SAUL BELLOWW (1915-2005)
Son of Russian immigrant Jews, Bellow was born in Canada Later he shifted to Chicago and studied anthropology. During Il WW, he served as a merchant marine . With the publication of his first novel, Dangling Man (1944), he steadfastly wrote novels and emerged as the greatest Post War American novelist. He won Pulitzer for Humboldt's Gift (1975) and eventually was awarded the Noble prize in 1976 .
Novels and novellas Dangling Man (1944): written in the form of a journal by the protagonist, Joseph, between December 15, 1942, and April 9, 1943. The Victim (1947) The Adventures of Augie March (1953) National Book Award for Fiction Inspired by Huck Finn, this is a bildungsroman, the story of cynical Augie March before and after the Great Depression years. It is written in the picaresque manner.
Seize the Day (1956) The novel describes one single day in the life of lommy Wilhelm, a failed actor who is living in a hotel room, estranged from his wife and children Henderson the Rain King (1959) Loosely inspired by Don Quixote, it recounts the misadventures' of an elderly man Henderson during his travels to some African tribe. He is aided by a local guide, Romilayu During his travels he meets many many tribes and eventually return to his home.
Herzog (1964), National Book Award the story of Moses Elkanah Herzog, a divorcee who writes letters to friends, dead relatives, public figures and philosophers but never posts them. During the course of the novel he unsuccessfully tries to find solace in company of Ramona, his girlfriend; to win custody of his daughter, June; to reconnect with his son, Marco; intends to kill his divorced wife Madeline and her husband Valentine, meets an car accident with June at his side, taken into prison and later bailed out by his brother. In the end he moves in with Ramona and cured of writing letters.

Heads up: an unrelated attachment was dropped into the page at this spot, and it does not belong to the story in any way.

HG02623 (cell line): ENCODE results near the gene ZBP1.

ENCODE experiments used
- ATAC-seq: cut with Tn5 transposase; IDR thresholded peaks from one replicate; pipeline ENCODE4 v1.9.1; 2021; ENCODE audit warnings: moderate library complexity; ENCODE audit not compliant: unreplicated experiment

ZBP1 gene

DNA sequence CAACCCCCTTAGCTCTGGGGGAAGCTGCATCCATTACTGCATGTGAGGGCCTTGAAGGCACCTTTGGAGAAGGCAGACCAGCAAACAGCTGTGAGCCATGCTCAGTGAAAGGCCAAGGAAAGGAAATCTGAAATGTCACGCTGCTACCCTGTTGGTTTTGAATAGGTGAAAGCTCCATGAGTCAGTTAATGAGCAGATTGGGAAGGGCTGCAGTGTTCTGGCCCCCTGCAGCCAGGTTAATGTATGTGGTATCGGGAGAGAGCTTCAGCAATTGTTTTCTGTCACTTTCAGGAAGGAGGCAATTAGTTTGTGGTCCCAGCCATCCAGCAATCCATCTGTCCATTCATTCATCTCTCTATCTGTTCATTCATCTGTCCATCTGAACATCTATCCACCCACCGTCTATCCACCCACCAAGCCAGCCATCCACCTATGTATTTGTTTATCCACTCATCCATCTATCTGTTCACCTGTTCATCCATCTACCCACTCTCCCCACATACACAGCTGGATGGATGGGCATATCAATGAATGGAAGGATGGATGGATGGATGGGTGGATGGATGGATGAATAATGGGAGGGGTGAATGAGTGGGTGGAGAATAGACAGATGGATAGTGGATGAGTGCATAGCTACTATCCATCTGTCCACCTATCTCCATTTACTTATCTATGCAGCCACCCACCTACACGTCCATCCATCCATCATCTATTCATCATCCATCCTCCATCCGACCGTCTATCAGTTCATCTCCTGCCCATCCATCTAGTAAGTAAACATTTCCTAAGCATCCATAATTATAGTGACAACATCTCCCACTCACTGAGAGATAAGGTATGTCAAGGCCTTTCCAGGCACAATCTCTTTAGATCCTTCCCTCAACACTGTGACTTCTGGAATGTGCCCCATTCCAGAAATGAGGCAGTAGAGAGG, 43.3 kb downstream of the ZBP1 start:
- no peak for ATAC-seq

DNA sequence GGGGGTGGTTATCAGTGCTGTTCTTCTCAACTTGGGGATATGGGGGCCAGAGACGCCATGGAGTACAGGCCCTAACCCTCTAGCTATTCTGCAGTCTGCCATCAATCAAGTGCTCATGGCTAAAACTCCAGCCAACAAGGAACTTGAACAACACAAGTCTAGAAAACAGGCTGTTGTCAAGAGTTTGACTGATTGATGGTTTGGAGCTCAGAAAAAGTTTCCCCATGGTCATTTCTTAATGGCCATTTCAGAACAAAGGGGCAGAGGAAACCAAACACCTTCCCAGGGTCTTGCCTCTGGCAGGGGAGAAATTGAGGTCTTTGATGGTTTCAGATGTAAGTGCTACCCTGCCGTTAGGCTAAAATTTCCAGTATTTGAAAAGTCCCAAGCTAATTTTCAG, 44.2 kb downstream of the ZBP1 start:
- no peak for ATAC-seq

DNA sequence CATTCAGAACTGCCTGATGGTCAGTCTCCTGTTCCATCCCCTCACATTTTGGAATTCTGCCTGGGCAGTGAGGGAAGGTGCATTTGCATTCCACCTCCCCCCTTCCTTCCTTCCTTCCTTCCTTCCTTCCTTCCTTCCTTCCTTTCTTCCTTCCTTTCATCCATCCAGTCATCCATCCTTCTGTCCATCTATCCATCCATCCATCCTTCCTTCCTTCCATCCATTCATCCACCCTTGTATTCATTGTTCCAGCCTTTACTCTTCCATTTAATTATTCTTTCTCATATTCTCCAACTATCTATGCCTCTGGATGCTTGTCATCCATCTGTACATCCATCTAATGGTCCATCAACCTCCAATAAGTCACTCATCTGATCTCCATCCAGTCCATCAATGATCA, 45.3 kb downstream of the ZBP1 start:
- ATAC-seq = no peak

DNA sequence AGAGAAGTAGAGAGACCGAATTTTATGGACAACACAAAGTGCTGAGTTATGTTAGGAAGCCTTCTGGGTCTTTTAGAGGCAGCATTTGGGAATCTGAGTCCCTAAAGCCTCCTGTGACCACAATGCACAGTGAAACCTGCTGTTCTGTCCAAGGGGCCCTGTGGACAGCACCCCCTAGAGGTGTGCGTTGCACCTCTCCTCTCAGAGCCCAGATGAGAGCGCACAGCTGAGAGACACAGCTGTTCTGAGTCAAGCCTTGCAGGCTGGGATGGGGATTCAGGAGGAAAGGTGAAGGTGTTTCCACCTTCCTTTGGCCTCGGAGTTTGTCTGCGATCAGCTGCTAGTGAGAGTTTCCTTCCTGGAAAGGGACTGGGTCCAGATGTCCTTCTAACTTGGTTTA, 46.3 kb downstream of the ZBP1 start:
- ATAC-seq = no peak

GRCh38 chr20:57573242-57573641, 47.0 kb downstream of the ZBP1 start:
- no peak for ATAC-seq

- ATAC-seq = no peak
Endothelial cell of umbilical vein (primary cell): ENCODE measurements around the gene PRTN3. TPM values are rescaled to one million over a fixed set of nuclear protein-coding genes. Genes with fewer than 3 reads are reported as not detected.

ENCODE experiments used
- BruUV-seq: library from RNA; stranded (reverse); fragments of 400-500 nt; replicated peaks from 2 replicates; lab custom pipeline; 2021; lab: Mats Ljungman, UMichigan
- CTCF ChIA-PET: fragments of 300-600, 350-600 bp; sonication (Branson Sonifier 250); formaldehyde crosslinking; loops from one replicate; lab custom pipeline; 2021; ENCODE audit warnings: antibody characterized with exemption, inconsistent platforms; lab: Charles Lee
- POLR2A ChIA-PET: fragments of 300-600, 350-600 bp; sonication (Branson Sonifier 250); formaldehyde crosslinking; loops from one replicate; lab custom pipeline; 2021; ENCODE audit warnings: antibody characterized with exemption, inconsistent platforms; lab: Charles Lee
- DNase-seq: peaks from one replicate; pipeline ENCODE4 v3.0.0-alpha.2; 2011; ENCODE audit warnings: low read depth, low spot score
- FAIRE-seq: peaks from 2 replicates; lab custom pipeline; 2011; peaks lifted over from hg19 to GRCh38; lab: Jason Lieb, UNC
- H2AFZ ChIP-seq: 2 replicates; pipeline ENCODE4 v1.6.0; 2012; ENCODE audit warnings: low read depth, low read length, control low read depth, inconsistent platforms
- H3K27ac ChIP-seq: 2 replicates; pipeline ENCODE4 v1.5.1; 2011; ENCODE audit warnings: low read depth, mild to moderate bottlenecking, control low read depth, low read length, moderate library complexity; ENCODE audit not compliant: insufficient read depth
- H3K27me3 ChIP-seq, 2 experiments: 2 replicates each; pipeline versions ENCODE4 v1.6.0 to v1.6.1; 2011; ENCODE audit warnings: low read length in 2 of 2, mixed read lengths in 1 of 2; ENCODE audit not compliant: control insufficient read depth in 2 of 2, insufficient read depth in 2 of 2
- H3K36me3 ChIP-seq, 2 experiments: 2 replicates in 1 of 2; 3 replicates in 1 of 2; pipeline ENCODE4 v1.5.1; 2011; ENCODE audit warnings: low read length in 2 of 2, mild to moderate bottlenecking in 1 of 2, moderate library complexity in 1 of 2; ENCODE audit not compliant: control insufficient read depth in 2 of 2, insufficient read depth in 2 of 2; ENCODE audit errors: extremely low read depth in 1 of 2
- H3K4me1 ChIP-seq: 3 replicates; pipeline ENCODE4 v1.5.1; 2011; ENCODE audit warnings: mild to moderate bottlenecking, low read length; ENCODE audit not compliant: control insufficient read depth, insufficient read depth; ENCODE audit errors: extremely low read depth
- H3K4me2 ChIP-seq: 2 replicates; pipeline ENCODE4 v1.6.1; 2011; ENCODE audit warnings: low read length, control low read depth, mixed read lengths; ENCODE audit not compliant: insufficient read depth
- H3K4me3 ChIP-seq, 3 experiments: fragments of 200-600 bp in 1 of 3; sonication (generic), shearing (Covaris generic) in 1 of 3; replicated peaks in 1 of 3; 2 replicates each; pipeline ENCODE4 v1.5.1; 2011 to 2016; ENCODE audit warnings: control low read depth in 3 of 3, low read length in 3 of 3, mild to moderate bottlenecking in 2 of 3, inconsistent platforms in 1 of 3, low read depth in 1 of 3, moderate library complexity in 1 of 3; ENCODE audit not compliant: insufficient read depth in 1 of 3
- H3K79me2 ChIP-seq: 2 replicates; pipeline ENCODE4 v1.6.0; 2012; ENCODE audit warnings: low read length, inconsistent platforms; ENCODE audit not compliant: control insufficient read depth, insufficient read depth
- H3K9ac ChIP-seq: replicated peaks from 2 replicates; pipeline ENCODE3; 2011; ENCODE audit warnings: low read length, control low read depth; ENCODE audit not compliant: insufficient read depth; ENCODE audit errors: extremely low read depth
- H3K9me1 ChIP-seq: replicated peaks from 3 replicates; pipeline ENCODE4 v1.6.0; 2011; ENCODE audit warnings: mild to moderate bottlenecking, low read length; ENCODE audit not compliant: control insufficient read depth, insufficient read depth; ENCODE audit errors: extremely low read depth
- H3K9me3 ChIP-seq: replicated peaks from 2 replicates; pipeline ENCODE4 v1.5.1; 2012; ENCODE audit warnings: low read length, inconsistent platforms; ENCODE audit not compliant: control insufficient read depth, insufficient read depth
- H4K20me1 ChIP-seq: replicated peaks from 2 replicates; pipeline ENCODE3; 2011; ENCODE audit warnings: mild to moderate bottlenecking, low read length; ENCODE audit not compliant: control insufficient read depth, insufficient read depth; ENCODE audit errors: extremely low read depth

Mr. Sammler's Planet (1970), National Book Award In the course of three-day adventure Sammler, a survivor of Holocaust, and a, "registrar of madness", experiences death threats from a "Negro" deviant, engages in a philosophical conversation his scientist friend, and makes an unsuccessful attempt to visit his dying nephew. The novel ends as Sammler helplessly stands at the bedside of his dead nephew and trying to pray. Humboldt's Gift (1975), Pulitzer Prize 1976 The novel is about Von Humboldt Fleischer, a writer and Charlie Citrine another writer and the narrator of this novel. Reading the book 'The Harlequin Ballads' by Humboldt, Charlie goes to meet him and makes him his mentor. At present, Charlie is in mess with his life, having affair with a young woman, Renata & tackling a mobster Cantabile. Thinking about death becomes an obsession for Charlie. He has a homosexual affair with a young man and finally finds himself trying to cope with the problem of being an artist.
The Dean's December (1982) Albert Corde and his wife, Minna, comes to Bucharest to meet Valeria, Minna's mother to be with her during the last days of her life. The narrative shifts between Chicago and Bucharest. It presents two counter ideologies: a totalitarian communist regime & American anarchic free state More Die of Heartbreak(1987) A Theft (1989) The Bellarosa Connection(1989) The Actual (1997)
Ravelstein (2000) A tale of a friendship between a university professor, Ravelstein and a writer. Ravelstien asks the narrator to write a memoir about him. After his death, the narrator and his wife go on holiday to the Caribbean. The narrator catches a disease and flies back to the United States to recuperate. After getting healed he decides to write the memoir. The novel is a roman clef as the character of Ravelstien is based on the philosopher Allan Bloom.
Govt. College Lecturer, JRF-NET (2003) English Teaching literature and grammar since 2001 to undergraduates , postgraduates, Net aspirants a